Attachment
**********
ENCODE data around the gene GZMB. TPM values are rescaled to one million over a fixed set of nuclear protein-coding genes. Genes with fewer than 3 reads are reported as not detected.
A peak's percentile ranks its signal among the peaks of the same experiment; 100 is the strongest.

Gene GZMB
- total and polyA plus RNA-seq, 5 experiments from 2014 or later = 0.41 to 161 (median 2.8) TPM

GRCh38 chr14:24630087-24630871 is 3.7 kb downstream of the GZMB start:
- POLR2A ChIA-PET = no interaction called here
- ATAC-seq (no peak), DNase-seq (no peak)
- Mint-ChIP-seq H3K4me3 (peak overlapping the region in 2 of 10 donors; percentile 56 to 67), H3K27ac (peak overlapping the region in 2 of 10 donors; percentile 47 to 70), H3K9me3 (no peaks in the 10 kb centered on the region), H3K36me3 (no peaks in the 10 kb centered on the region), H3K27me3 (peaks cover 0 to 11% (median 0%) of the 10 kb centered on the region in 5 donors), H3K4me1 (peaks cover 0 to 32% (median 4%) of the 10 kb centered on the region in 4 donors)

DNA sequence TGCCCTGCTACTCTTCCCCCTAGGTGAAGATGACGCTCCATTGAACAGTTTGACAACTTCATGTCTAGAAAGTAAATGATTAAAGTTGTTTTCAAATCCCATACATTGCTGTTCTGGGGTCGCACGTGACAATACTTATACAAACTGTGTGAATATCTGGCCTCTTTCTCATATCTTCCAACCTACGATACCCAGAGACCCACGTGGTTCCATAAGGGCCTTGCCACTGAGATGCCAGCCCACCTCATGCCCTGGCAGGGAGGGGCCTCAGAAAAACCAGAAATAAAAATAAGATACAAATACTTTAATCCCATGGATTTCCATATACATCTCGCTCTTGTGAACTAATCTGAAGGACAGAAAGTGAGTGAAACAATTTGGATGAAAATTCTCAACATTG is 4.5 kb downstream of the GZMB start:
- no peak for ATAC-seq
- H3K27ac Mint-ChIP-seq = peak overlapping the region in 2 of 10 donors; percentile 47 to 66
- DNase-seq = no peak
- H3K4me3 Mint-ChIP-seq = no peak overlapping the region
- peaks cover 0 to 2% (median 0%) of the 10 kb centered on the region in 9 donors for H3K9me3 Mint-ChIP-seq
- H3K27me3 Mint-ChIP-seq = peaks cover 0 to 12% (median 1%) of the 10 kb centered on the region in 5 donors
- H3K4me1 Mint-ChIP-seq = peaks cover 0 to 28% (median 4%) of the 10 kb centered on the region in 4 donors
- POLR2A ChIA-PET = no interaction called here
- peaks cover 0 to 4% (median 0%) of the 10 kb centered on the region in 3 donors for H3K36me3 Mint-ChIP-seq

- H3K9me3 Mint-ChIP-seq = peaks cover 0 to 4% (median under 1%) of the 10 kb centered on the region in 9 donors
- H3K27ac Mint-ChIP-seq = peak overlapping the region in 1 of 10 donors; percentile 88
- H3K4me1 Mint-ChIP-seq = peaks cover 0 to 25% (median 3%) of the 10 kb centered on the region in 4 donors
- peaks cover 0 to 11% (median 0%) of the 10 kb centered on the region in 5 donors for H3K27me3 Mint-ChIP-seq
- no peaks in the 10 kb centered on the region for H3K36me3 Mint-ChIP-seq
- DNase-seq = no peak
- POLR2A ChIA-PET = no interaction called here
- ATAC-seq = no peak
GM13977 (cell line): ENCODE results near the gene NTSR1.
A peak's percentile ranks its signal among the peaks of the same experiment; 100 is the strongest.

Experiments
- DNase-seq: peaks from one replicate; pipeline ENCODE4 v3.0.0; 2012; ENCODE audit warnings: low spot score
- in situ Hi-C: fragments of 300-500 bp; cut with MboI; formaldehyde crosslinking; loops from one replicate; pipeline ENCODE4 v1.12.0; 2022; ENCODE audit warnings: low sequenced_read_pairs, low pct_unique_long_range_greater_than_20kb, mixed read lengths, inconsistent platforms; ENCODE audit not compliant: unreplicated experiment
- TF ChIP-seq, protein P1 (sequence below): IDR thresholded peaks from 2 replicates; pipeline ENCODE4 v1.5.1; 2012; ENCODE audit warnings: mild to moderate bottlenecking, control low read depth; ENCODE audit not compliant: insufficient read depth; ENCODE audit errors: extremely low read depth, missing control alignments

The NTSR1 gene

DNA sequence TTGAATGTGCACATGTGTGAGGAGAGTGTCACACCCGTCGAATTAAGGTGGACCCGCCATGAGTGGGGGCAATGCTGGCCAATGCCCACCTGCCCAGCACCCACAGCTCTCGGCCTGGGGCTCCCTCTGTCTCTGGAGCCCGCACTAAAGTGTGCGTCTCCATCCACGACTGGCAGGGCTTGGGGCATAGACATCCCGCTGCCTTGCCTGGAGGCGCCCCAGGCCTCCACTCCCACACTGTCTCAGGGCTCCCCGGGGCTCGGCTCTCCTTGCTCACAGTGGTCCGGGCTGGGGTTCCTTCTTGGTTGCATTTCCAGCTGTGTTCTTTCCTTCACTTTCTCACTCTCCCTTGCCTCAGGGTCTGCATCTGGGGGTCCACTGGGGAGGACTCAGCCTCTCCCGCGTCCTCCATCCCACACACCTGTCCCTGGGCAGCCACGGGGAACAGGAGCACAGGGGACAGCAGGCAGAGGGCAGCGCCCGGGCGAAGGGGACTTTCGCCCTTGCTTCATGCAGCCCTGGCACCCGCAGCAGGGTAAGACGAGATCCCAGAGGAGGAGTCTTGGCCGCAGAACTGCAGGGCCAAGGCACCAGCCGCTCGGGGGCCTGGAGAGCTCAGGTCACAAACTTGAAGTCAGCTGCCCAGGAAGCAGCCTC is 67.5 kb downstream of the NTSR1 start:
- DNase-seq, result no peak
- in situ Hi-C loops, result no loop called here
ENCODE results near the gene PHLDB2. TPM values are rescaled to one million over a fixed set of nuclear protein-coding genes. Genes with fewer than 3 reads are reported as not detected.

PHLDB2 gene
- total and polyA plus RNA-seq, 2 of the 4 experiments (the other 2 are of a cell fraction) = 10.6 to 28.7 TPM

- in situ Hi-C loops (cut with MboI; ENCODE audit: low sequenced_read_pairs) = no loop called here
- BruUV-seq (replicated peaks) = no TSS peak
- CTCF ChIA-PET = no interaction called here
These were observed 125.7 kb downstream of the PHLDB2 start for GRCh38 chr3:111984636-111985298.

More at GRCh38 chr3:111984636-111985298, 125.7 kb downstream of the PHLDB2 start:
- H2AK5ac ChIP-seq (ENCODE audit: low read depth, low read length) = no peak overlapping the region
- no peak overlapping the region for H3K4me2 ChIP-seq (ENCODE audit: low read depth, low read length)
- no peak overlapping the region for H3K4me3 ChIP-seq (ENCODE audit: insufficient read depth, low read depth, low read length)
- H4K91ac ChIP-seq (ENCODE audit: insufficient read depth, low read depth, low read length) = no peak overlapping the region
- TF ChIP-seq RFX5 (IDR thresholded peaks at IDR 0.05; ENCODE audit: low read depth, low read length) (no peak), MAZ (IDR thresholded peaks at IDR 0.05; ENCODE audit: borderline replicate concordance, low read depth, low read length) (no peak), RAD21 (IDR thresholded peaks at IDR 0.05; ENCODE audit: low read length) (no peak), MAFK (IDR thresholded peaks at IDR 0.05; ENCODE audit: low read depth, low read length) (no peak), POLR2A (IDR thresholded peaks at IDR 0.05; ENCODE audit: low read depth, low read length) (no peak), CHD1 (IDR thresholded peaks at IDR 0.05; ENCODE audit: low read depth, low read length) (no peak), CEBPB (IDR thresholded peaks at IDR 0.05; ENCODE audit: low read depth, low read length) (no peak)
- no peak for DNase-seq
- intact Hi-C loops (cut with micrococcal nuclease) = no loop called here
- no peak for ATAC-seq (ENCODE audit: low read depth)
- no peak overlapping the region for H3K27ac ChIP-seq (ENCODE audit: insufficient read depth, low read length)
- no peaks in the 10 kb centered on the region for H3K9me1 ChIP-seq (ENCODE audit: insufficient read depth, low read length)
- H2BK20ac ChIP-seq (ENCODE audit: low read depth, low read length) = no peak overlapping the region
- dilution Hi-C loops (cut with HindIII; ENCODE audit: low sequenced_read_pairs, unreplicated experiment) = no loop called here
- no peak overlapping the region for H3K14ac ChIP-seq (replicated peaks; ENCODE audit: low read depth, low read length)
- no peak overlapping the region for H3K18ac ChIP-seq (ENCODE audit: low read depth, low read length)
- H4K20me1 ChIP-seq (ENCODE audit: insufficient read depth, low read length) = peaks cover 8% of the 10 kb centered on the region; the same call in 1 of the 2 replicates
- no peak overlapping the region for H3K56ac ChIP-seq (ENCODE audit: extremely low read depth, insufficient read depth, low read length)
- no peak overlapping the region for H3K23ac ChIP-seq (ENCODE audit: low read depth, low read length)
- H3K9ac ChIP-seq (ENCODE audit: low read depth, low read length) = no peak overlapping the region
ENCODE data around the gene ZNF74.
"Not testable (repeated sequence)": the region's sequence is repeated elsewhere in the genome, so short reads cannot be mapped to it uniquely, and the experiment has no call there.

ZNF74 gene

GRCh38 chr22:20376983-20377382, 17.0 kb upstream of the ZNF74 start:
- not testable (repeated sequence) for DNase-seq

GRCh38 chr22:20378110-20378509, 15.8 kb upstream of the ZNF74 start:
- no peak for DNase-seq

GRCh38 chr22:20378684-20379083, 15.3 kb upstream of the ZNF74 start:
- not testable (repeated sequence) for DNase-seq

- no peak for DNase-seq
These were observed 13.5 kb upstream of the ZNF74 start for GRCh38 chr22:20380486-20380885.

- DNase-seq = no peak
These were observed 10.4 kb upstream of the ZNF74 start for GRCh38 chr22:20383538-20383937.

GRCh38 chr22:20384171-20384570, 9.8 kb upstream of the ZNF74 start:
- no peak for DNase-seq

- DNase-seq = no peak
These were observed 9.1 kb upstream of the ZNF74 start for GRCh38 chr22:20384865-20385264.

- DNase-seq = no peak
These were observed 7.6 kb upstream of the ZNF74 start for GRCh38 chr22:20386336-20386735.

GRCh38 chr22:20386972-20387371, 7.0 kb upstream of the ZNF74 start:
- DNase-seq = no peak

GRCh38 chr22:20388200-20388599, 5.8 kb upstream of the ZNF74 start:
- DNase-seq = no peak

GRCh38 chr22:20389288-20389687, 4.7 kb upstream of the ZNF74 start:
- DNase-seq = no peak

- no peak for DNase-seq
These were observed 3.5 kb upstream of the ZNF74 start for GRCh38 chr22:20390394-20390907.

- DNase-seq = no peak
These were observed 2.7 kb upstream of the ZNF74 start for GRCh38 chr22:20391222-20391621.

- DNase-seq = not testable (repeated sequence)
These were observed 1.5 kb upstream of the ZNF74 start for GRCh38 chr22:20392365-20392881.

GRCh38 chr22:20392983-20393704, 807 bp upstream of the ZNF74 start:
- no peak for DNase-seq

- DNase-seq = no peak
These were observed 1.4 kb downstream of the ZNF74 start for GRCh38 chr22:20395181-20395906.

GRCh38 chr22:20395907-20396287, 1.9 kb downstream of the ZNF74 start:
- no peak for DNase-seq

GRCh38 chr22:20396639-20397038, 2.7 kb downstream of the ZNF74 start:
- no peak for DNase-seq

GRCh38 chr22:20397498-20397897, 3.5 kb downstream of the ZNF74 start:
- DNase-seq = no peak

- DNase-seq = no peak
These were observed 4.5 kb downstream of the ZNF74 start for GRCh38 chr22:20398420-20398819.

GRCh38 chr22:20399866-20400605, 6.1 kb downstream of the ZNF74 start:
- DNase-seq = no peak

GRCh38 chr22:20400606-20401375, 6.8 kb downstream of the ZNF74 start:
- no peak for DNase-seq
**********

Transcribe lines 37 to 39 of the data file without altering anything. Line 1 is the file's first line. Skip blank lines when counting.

ENCODE results near the gene PHLDB2. TPM values are rescaled to one million over a fixed set of nuclear protein-coding genes. Genes with fewer than 3 reads are reported as not detected.

PHLDB2 gene
- total and polyA plus RNA-seq, 2 of the 4 experiments (the other 2 are of a cell fraction) = 10.6 to 28.7 TPM